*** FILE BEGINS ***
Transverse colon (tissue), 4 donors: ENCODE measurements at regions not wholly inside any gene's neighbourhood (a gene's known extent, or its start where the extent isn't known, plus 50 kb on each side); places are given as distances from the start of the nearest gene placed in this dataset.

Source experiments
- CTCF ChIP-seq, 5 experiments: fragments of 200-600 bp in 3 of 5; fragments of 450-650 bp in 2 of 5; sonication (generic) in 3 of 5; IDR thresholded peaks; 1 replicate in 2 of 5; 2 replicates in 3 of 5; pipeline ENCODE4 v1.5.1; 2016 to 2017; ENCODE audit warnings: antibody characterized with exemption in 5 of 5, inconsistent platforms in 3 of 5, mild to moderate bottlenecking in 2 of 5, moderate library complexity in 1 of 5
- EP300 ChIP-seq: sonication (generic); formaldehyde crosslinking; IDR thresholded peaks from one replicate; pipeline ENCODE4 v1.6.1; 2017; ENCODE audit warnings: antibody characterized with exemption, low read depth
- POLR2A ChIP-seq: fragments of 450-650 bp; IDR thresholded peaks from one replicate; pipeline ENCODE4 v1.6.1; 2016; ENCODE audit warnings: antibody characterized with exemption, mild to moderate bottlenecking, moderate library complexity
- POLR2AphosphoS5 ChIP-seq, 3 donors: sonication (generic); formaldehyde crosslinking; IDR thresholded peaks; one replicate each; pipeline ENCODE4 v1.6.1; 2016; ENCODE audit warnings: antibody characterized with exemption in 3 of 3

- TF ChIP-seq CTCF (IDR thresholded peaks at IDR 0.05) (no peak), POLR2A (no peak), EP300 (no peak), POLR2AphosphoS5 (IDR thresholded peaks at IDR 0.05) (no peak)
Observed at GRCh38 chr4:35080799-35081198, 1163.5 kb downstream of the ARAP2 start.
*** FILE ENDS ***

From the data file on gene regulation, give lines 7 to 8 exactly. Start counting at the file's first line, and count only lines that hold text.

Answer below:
- TF ChIP-seq CTCF (IDR thresholded peaks at IDR 0.05) (no peak), POLR2A (no peak), EP300 (no peak), POLR2AphosphoS5 (IDR thresholded peaks at IDR 0.05) (no peak)
Observed at GRCh38 chr4:35080799-35081198, 1163.5 kb downstream of the ARAP2 start.